• Whittingham and John Hampden of Great Hampden were party to an agreement made in December 1440 on behalf of John of Great Kimble, whereby the latter and his heirs received from the Bedfordshire esquire, Robert Mordaunt*, an annual rent of £8 from his manors of Mordaunts and Ardes, in return for John’s promise not to eject Mordaunt and his wife from certain lands in Buckinghamshire. Another participant was our MP’s brother-in-law, John Brecknockt, then clerk of controlment in Henry VI’s household. In his turn, Hampden supported Brecknock in his negotiations between 1437 and 1459 for the purchase of the manor of Horsenden, and in 1446 he agreed to act as a feoffee of the manor of Ellesborough which Brecknock was in the process of buying from Sir John Cheyne II*. This last operation led him into trouble, for when Brecknock failed to pay 530 marks on the appointed day, Cheyne first attempted to recover Ellesborough from Hampden and a co-feoffee, and then, faced with their adamant refusal to relinquish possession, petitioned the chancellor to have them summoned to court to explain themselves.4
  • Hampden sat continuously on the Buckinghamshire bench for 26 years from 1433. However, he only occasionally served on other ad hoc commissions, such as the commission of array to which he was appointed in 1457, at the age of about 70. It would seem that he did not long outlive his namesake of Great Hampden (who died early in 1458), although the precise date of his death is not known. Last recorded in March 1459, he was not re-appointed as a j.p. four months later. Hampden was survived by two sons: Thomas (d.1485) who inherited the estate at Great Kimble, and Richard who, through marriage to Elizabeth, daughter of Thomas Singleton†, brought to the family the manor of Hartwell to which she was heir.5
  • Ref Volumes: 1386-1421
  • Author: L. S. Woodger
  • Notes
  • Care has been taken to distinguish him from his younger namesake, John Hampden of Great Hampden, who sat for Bucks. in 1427, [1429], 1431, 1432 and 1445. This kinsman, the s. and h. of Edmund Hampden*, served as a j.p. in the shire from July 1422, and as sheriff of Beds. and Bucks. in 1434-5, 1438-9, 1450-1 and 1456-7. It was presumably he, too, who officiated as escheator from May 1422 to Nov. 1423, and again in 1431-2, as he afterwards obtained a royal pardon as ‘late escheator’: C67/38 m. 21. This John, a Lincoln’s Inn lawyer, moved in more exalted circles than our MP, being closely associated with Thomas Chaucer* and his son-in-law, William de la Pole, duke of Suffolk. He died on 17 Feb. 1458; C139/167/9.
  • From:


  • Sir John Hampden
  • Birth: 1455, England
  • Death: Oct., 1496, England
  • Of Great Hampden, Knight of the Shire for Buckinghamshire.
  • Son and heir to Thomas Hampden and Margery Popham, grandson of John Hampden and Elizabeth Whalesborough, Sir Stephen Popham and Beatrice Bohun. Direct descendant of Saher de Quincy and Margaret de Beaumont.
  • Husband of Elizabeth Sydney, daughter and co-heiress of William Sydney, Esq., of Baynards, Surrey, and Elizabeth Norbury, daughter of Sir Henry. They had three sons; Sir John, Anthony and William.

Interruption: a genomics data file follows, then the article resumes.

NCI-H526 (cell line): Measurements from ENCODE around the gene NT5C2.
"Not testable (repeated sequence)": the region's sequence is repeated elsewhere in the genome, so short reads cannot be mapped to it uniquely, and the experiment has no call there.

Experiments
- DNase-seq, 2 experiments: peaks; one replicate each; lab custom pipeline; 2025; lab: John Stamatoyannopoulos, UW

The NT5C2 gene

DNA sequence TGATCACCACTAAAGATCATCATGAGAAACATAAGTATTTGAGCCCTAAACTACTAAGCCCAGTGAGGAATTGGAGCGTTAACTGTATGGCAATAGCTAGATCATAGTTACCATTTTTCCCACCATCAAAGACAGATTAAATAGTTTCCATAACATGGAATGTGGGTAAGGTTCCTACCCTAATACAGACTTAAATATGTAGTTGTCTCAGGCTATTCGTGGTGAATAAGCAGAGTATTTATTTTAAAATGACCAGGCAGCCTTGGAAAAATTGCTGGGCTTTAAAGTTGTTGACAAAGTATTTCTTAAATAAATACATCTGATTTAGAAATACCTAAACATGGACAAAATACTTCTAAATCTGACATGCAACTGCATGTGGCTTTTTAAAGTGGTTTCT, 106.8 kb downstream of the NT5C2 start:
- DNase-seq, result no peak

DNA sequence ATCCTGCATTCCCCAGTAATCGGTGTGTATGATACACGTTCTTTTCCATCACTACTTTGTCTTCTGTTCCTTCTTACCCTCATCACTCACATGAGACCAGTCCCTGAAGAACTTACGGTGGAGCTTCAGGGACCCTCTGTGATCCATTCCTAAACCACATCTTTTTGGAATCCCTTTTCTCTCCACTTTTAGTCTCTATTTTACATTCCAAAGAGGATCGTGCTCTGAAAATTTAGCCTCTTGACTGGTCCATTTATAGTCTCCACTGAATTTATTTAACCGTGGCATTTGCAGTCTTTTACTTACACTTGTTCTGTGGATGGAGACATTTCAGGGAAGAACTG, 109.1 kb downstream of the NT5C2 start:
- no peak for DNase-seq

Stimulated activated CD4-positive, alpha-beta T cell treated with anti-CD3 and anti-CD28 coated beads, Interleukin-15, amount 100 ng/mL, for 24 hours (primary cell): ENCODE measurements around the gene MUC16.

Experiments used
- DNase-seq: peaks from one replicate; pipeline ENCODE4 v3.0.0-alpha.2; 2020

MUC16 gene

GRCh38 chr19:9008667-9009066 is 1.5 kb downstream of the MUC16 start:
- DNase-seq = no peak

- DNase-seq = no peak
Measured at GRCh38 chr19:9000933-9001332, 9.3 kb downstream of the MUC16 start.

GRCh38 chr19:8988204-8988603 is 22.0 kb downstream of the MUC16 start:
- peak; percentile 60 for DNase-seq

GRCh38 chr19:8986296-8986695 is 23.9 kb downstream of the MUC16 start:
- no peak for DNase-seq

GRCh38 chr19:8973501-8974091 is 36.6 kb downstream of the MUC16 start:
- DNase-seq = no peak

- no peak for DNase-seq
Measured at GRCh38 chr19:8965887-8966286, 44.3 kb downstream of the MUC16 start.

• John died shortly before 17 Oct 1496, his burial date.
  • Family links:
  • Spouse:
  • Elizabeth Sydney Hampden (1456 - ____)
  • Burial: St Mary Magdalene Churchyard, Great Hampden, Wycombe District, Buckinghamshire, England
  • Find A Grave Memorial# 110460281
  • From:


  • A History of the Putnam Family in England and America: Recording ..., Volume 2 By Eben Putnam
  • Pg.128
  • WILLIAM DE FIENES, feudal lord of Martock, Somerset, of which manor he had livery, in 1207-8, on quit claim of his mother (Rot. Claus. 8 John.) He d, in 1240-1, having issue by his wife, whose name has not been preserved, Ingelram, his heir (who had livery of his father's estates in 1241, and was a knight at Eversham, and d. 1267, ancestor of the Lords Dacre of the South, the Lords Saye and Sele, etc.), and
  • A DAUGHTER, name unknown, who m. (see Lipscombe's "Bucks," Edmondson's "Baronagium Genealogicum," 412), Bartholomew de Hampden, Bucks., who had by this match certain lands in Wendover manor, Bucks., on which Pharamond, his wife's ancestor, was assessed a fine in 4 Hen. II., and which had been her father's in 2 Hen. III. Their son.
  • SIR REGINALD DE HAMPDEN d. 1220, had, by his wife, Agnes, daughter of Sir Ingram Burton :
  • SIR ALEXANDER DE HAMPDEN, high sheriff of Bucks, and Bedford, 1249 and 1260, d. 1262. He m. Marian, daughter of Sir Bryan Herdby, and had:
  • SIR REGINALD DE HAMPDEN, d. 1332, who m. Nichola, daughter of John de Grenville, of Wotton, and had:
  • SIR JOHN DE HAMPDEN, a knight of the shire, 1360-62, high sheriff of Bucks, and Bedford, 1360, d. 1375. He m. Joan, daughter of Sir Philip d'Alesbury, and had:
  • SIR EDMUND DE HAMPDEN, a knight of the shire, 1399, high sheriff of Bucks, and Bedford, 1390, d. 1420. He m. Joan, daughter of Sir Robert Belknap, and had:
  • SIR JOHN HAMPDEN, a knight of the shire, 1420 and 1430, high sheriff of Bucks, and Bedford, 1450, d. 1450. He m. Elizabeth, daughter of Sir John de Walesbury, in Cornwall, and had a daughter:
  • ANNE DE HAMPDEN, who m. William de Puttenham, of Sherfield, Penn, Wableton, Long Marston, etc., in Co. Sohants., Bucks., and Herts., d, 1492. Their third son,
  • NICHOLAS PUTNAM, of Penn, Bucks., .... etc.



Occupation: Buckinghamshire


view all 12

Sir John Hampden, Kt.'s Timeline

Great Hampden, Buckinghamshire, England
Great Hampden, Buckinghamshire, England
Great Hampden, Buckinghamshire, England
Of, Hampden, Buckinghamshire, England
Of, Hampden, Buckinghamshire, England
Buckinghamshire, England, United Kingdom
Great Hampden, Buckinghamshire, England
Great Hampton, Buckinghamshire, England